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The history of the samurai sword is closely related to the history of Japan. Sometime before 650 AD, China and Korea introduced weapons making to the Land of the Rising Sun, and many artisans and smiths from the two countries moved to Japan. At this point, blades were straight and there was still plenty of room for improvement in the art of sword making. The Nara period (650-793) was the golden age of architecture, sculpture, painting, and religious art. Though handmade samurai sword making was still primitive, it had moved forward. This era also saw many wars; thus, the demand for swords increased.

During the Heian period (794-1191), Japan began to “Japanize” imported practices and ideas. Smiths started to incorporate their own distinguishing styles into the samurai swords they made. By this time, Japanese sword making had greatly improved. The samurai became a prominent social class in the Kamakura period (1192-1336), and many of them began to follow Zen Buddhism. The Mongol invasions of Japan (1274 and 1281) prompted further development of the Japanese sword and samurai armor. When the samurai learned that their swords were no match for the thick leather armor of the Mongols in hand-to-hand combat, Japanese swordsmiths started to experiment with different types of steel and metal in order to improve the sword. Some smiths implemented slimmer and simpler temper lines, while others made blades with larger points and wider backs. The Kamakura period came to be known as the Golden Age of Swordmaking – when the most prized japanese katana swords were made.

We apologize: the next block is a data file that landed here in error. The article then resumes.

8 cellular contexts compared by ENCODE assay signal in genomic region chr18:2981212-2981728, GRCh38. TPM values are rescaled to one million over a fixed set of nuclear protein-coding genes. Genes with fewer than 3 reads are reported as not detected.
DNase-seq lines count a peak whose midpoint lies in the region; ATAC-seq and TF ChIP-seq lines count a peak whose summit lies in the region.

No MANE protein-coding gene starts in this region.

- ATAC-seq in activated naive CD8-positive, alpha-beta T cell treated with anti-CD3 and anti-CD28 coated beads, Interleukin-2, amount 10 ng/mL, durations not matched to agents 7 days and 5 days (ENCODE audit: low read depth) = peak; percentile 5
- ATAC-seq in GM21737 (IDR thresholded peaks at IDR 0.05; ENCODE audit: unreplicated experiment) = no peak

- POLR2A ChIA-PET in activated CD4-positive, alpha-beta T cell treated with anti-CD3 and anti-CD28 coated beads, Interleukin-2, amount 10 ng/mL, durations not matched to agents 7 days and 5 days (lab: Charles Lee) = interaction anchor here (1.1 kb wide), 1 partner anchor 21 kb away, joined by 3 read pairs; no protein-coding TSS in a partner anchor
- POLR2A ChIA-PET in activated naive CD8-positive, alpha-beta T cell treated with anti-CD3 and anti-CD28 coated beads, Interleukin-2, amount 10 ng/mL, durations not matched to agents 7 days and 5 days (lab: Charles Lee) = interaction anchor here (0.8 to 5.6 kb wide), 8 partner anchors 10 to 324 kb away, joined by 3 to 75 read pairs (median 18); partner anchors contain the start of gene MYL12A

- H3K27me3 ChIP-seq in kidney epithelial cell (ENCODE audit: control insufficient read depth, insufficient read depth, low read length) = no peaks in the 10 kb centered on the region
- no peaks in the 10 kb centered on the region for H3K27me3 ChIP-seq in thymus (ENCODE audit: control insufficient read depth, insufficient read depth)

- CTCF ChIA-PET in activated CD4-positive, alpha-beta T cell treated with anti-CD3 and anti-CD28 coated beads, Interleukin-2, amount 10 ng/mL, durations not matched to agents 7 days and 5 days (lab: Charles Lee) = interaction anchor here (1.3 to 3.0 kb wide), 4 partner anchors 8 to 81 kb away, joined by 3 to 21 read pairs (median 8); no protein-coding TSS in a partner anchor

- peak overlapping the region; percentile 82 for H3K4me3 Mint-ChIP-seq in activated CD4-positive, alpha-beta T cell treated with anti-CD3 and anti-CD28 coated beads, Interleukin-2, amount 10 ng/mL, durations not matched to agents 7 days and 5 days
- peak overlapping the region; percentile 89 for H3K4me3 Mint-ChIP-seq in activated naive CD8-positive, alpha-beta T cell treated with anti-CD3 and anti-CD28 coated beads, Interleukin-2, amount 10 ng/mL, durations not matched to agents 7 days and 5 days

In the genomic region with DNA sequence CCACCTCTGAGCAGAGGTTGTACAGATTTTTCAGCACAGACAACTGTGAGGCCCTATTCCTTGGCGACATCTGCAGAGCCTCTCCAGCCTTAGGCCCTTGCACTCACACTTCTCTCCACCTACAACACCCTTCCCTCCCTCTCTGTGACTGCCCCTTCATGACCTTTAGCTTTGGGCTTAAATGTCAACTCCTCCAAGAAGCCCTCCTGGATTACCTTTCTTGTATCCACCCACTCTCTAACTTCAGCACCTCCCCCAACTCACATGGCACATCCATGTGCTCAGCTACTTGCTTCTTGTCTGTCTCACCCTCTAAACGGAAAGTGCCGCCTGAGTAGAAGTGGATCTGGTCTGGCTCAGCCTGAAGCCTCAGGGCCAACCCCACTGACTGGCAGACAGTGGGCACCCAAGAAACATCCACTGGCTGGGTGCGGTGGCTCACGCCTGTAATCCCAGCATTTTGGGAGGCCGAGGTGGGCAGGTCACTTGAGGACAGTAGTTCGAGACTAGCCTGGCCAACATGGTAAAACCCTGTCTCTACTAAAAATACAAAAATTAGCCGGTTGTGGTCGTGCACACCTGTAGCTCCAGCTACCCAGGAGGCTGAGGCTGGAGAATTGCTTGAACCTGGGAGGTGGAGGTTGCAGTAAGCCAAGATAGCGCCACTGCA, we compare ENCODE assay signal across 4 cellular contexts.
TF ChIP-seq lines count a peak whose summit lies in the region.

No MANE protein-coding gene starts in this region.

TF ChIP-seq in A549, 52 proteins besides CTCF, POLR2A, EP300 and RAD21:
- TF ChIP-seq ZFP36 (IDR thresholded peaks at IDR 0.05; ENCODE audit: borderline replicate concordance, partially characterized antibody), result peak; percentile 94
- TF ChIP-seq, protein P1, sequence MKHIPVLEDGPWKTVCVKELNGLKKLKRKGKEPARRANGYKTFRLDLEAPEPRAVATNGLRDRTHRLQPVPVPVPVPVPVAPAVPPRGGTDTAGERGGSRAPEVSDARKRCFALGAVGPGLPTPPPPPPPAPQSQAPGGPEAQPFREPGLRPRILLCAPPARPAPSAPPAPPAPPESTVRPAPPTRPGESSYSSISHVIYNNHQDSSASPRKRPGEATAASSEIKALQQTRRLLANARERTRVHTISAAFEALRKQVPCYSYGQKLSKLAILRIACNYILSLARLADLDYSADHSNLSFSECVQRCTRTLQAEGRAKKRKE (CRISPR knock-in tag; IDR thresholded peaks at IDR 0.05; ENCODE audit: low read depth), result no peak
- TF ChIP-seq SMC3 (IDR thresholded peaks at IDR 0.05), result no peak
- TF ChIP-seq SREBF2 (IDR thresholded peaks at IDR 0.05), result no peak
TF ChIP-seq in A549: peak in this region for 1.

The demand for swords and other samurai weapons continued to grow during the Muromachi period (1337-1573), also known as The Era of Civil Wars. The immense need for swords, combined with the viciousness of battles, caused practical and disposable weapons to be preferred over artistic ones. It was also during this era that the uchigatana was created, in response to the samurai’s need for a sword for use in close quarters. The uchigatana later became the modern katana and replaced the tachi as the primary samurai sword. The Azuchi-Momoyama period (1574-1602) was more peaceful, and the arts, including the art of sword making, flourished. Smiths began to make high quality swords once more.

According to legend, the swordsmith Amakuni made the first samurai sword (tachi) in Yamato around 700 AD. He was the head of a group of swordsmiths tasked to make weapons for the Emperor of Japan and his warriors. One day, Amakuni and his son, Amakura, were watching the Emperor’s army return from war. The Emperor ignored Amakuni, which was unusual as he had always acknowledged the smith. Amakuni then saw that almost half of the warriors were carrying broken swords. He vowed to make a sword that will not break, and he and his son went to work for thirty one days, after which they emerged from their workshop with a single-edged sword with curvature.

For the next months, Amakuni and Amakura persisted, forging several types of enhanced samurai swords. There was another war in the following spring, and when the Emperor and his warriors came back, all swords were intact. This time, the Emperor praised Amakuni, calling him “an expert swordmaker”.